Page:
SUSANNAH CAHALAN: There is a complete distancing. So when I when I went back through the medical records and saw I couldn’t read, I couldn’t write, I could hardly speak. So this was a shock to kind of see how devastated I was by this illness. It feels especially now, having the perspective of time, and having so much time going by, and having written about it, it really feels like a different person in many ways.
I have things like, the green socks that I had in the hospital that I had to wear, the non-slip socks. I still have that. I’m reminded that my father would put those socks on my feet when we’d walk around the hallways because he was adamant that I move you know, I keep moving. But I remember him putting those socks on my feet. In my mind, those are the things that really matter in my memory. But they’re packed away now. Real far away. Deep into my closet that I don’t look at them every day. But they’re still there.
DACHER KELTNER: You know we give our guinea pigs the opportunity to choose whatever practice they want and it’s not random. You chose this exercise that has all kinds of issues with memory and representation.
So in this exercise, you write down some sort of every day experiences, you know music, a link share, a social experience with a friend, and then three months later, you kind of open up the envelope and look at what you wrote. We have some audio. Can you tell us what we’re going to hear?
SUSANNAH CAHALAN: There was one, about having a conversation with a friend. I got bad news and I went to her, and I was really upset and she was very helpful.
The second question is to describe a recent conversation with a friend, I reached out to my friend Maureen //and I was having some struggles with my own work and needed some pep talk and I called her and we we were able to chat about the process and the often horrible process of writing. And she really lifted me out of my bad mood. We got to talking about new ideas for projects, we also touched on some astrology. Went all over the place but that’s one of the reasons why Maureen is one of my best friends and I love her so much.
SUSANNAH CAHALAN: And even thinking back to that… I’m a little embarrassed about how I may have overreacted even in my response to the bad news. But I was grateful for her at the time but actually thinking about it in the past makes me even more grateful. Is there any science behind that? . I don’t know why I feel that way but I do.
DACHER KELTNER: How do you make sense of that? So you know we think of the generosity of a friend from three months ago and we’re even more steeped in the gratitude that that event occurred brings about. How do you make sense of that?
SUSANNAH CAHALAN: Maybe in the context of seeing how things turned out and things are fine. And she and her and her help and her advice was actually very spot on. So maybe I’m grateful for having such a wise friend. I don’t know.
I feel so warm towards these memories especially because so many of them revolve around people I love and friendships. And so it was fun. The prompts actually kind of were conditioning me to remember good things as well, which was nice.
DACHER KELTNER: And I think that’s really one of the motivations behind this exercise. There’s this literature called affective forecasting that shows, you know when we try to predict what’s going to make us happy we’re not that good at it. And you know this study is built on the idea that we underestimate how much joy and warmth and delight we’ll take in thinking about ordinary experiences from the past.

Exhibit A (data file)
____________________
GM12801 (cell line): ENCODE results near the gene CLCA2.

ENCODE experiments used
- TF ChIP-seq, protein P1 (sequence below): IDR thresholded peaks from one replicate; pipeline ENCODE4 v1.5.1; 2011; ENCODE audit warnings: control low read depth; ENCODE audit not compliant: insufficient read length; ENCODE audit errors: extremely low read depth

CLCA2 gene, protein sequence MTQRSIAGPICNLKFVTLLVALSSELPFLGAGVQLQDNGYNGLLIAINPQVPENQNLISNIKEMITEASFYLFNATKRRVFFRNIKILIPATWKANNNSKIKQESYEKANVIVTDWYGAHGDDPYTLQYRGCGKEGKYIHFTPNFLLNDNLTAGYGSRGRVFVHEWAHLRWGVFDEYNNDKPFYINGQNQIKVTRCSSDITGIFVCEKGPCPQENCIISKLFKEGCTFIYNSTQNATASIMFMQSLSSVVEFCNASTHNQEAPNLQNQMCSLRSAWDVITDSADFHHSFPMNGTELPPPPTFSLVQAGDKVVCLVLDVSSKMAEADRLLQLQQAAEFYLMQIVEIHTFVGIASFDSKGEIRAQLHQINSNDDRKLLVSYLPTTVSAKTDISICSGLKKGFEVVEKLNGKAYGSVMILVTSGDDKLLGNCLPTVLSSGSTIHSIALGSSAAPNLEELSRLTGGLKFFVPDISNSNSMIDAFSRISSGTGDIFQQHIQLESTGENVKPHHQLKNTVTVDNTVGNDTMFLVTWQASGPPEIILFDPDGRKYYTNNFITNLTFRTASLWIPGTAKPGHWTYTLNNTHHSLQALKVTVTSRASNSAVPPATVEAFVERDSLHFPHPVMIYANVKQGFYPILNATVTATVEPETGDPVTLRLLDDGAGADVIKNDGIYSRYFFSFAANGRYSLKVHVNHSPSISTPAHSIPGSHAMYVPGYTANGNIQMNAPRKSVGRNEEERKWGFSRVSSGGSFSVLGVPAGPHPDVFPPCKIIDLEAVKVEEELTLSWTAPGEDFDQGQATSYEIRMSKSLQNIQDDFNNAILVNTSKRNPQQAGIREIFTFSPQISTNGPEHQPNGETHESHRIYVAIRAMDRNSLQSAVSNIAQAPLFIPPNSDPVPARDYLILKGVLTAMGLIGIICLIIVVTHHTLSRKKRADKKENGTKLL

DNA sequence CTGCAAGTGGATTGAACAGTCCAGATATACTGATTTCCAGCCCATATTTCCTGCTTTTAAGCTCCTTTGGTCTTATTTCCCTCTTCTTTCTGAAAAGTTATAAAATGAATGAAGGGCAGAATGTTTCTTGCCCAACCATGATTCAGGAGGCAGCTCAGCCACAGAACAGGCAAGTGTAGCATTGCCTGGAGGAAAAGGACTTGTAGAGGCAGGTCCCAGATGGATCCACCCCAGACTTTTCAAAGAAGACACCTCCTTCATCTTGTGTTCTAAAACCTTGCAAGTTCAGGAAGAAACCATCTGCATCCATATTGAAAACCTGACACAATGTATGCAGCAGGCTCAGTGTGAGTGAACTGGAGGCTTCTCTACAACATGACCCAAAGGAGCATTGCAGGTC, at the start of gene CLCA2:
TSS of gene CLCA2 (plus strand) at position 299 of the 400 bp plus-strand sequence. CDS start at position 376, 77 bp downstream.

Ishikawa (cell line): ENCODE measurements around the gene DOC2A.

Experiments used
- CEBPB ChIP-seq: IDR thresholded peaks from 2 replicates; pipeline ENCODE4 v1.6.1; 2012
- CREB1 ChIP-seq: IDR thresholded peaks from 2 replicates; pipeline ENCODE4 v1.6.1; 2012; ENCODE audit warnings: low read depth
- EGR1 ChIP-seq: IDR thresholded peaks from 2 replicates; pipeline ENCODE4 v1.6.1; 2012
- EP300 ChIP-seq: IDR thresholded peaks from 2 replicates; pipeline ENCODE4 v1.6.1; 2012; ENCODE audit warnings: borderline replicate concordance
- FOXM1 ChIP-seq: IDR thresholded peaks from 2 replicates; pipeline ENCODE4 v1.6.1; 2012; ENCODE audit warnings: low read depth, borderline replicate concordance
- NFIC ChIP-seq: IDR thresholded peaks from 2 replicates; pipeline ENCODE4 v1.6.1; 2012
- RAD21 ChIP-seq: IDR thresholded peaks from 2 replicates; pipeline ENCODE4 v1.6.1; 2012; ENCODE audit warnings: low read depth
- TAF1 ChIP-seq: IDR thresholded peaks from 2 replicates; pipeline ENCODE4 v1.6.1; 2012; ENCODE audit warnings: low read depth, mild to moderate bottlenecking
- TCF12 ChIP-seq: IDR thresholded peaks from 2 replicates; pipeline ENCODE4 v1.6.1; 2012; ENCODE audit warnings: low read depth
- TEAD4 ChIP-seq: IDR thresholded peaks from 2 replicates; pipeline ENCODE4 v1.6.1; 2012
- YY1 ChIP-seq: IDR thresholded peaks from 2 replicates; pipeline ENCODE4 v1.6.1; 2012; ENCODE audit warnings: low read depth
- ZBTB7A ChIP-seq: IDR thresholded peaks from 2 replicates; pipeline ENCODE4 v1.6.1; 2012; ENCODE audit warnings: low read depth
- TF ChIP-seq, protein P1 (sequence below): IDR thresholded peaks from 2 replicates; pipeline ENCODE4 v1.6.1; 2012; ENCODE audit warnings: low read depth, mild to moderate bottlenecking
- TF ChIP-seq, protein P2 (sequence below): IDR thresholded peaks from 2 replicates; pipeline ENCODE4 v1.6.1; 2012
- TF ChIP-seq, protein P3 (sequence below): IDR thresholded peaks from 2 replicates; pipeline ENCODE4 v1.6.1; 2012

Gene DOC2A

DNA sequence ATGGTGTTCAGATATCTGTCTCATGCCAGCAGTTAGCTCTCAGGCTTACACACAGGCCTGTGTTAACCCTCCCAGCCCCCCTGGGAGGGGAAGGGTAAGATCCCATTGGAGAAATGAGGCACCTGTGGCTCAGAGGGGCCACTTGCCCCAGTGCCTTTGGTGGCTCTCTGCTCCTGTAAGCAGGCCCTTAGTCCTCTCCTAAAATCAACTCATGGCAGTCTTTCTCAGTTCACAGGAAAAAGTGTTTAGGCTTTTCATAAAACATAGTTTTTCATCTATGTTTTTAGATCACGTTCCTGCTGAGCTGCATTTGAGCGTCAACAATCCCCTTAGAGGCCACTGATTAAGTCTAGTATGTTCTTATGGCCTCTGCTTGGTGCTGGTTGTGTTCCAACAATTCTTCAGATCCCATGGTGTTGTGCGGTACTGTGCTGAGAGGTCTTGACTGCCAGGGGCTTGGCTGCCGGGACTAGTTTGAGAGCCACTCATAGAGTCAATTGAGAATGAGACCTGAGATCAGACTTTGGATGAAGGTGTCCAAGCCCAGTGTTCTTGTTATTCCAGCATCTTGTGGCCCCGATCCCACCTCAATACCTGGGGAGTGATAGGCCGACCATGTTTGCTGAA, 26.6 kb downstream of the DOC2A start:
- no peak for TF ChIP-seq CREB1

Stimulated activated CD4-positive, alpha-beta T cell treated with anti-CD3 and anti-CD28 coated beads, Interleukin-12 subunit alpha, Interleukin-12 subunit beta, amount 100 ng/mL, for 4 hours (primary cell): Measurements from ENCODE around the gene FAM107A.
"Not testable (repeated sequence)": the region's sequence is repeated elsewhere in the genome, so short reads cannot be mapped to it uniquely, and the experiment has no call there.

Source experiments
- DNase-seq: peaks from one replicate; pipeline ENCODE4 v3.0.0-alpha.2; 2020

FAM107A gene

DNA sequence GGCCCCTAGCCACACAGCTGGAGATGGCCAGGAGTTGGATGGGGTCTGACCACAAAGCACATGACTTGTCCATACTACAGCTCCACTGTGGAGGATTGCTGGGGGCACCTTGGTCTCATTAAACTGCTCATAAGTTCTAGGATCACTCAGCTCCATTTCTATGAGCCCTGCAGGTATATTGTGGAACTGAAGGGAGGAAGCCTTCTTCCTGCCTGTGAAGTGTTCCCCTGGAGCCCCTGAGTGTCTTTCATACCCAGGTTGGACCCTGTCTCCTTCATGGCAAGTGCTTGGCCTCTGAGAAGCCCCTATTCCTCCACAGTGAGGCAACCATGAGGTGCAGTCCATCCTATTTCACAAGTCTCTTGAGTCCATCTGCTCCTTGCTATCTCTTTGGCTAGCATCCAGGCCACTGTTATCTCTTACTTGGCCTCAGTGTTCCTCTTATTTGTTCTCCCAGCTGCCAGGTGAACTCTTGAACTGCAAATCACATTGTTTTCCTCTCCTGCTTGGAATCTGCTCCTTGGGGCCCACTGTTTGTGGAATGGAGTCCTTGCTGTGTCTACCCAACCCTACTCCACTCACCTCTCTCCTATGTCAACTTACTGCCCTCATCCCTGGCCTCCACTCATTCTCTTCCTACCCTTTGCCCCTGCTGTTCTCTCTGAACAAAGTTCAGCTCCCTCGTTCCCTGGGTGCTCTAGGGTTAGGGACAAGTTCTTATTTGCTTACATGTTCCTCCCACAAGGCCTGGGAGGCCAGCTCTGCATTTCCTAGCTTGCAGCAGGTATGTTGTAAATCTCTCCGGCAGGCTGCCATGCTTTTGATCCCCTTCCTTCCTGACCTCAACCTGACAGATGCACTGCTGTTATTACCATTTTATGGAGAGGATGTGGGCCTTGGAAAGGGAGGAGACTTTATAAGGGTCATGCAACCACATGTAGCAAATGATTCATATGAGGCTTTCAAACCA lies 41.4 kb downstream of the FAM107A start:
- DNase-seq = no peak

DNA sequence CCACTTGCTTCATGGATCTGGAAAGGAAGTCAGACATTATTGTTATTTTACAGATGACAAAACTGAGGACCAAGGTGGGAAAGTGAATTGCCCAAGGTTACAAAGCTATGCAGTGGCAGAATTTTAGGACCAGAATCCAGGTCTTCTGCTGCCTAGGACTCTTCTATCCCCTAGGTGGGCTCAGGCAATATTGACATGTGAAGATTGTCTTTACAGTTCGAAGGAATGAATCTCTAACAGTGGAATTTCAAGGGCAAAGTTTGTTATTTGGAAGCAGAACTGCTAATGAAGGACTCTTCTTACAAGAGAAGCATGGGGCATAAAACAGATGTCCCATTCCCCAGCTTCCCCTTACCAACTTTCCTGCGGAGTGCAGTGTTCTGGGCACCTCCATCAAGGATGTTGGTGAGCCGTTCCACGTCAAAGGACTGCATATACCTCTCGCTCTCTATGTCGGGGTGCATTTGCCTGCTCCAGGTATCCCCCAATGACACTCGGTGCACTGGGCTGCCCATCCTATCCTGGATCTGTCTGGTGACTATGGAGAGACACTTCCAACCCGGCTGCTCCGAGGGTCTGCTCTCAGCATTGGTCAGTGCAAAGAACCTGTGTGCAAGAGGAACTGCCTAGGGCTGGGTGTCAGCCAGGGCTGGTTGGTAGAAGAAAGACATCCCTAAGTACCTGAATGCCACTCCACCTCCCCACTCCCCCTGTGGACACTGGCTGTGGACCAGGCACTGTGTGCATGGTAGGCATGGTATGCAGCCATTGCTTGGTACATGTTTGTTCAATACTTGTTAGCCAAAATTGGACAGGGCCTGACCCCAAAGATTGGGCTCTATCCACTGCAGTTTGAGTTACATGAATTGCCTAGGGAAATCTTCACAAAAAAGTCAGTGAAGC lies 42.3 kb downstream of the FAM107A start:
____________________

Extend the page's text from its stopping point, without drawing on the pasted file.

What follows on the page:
How does this time capsule practice how does it differ from your ordinary journaling that you do regularly?
SUSANNAH CAHALAN: In some ways my ordinary journaling can sometimes skew negative. Unintentionally but I notice that I tend to write in my journal when I need that support in a way. So to actually have the prompts that were asking me to really recall fairly ordinary but really wonderful moments was new. I would not have even considered a lot of the things that I wrote down worthy of documenting.
I’ve noticed that I I been taking as opposed to describing wide sweeping days or problems or issues I’ve been trying to kind of make it smaller and more kind of compact in terms of a moment in a day. It doesn’t necessarily mean I’m focusing on the positive because that’s not necessarily true. It’s not the same as the practice but there is something about capturing a moment that really stuck with me and that I’ve been continuing on after this
DACHER KELTNER: Wonderful. What were your feelings when you read about what you wrote?
SUSANNAH CAHALAN: I felt as if those moments would have been lost. I have a terrible memory. I think I would have forgotten a good deal of those things. And now having written them down solidifies them in a way it makes them …they survive.
DACHER KELTNER: I like your word survive. You know it’ll somehow persist when we are little bit more attentive to it. How do you sort of compare emotionally just sort of reflecting on these ordinary moments with something that you’ve done a lot of which is to really reflect on and make sense of through narrative, kind of a big trauma.
SUSANNAH CAHALAN: This exercise reminded me a little bit that what I wrote isn’t necessarily the full truth. And I know that an editing process I had to leave things out. And I think about all the moments that I’ve lost, really, not having included them in the book. And this is a good reminder that even though I think it gets it gets very close to what really happened it’s not really the full story.
I think also the pain gets, the hard edges of the pain gets kind of softened. I wonder how much of, you know the reason why people are happier later in life is when they look back at that pain, maybe it’s just not as…the edges aren’t as hard. I don’t know.
DACHER KELTNER: It’s fascinating. Well Susannah thanks so much for your writing and your courage and delving into the human mind. We’re really grateful that you joined us on our show.
SUSANNAH CAHALAN: Thank you so much for having me. It was such a pleasure.
DACHER KELTNER: If you want to try the time capsule practice and other practices like it, you’ll find simple instructions on our website Greater Good in Action, that’s G-G-I-A dot Berkeley dot edu.
Research shows that we’re not good at predicting what moments will bring us happiness in the future. We often think remembering the big events in our lives like weddings, graduations, promotions will bring us happiness but studies show recalling the ordinary moments sbrings us the most joy.